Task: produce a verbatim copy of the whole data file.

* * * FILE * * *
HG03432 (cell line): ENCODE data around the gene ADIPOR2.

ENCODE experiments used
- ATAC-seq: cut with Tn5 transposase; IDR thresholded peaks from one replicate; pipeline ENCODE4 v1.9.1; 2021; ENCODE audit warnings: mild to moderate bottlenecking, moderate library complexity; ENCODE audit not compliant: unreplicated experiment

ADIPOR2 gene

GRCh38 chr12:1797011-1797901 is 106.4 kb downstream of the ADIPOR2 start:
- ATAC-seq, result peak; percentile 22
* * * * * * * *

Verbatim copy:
HG03432 (cell line): ENCODE data around the gene ADIPOR2.

ENCODE experiments used
- ATAC-seq: cut with Tn5 transposase; IDR thresholded peaks from one replicate; pipeline ENCODE4 v1.9.1; 2021; ENCODE audit warnings: mild to moderate bottlenecking, moderate library complexity; ENCODE audit not compliant: unreplicated experiment

ADIPOR2 gene

GRCh38 chr12:1797011-1797901 is 106.4 kb downstream of the ADIPOR2 start:
- ATAC-seq, result peak; percentile 22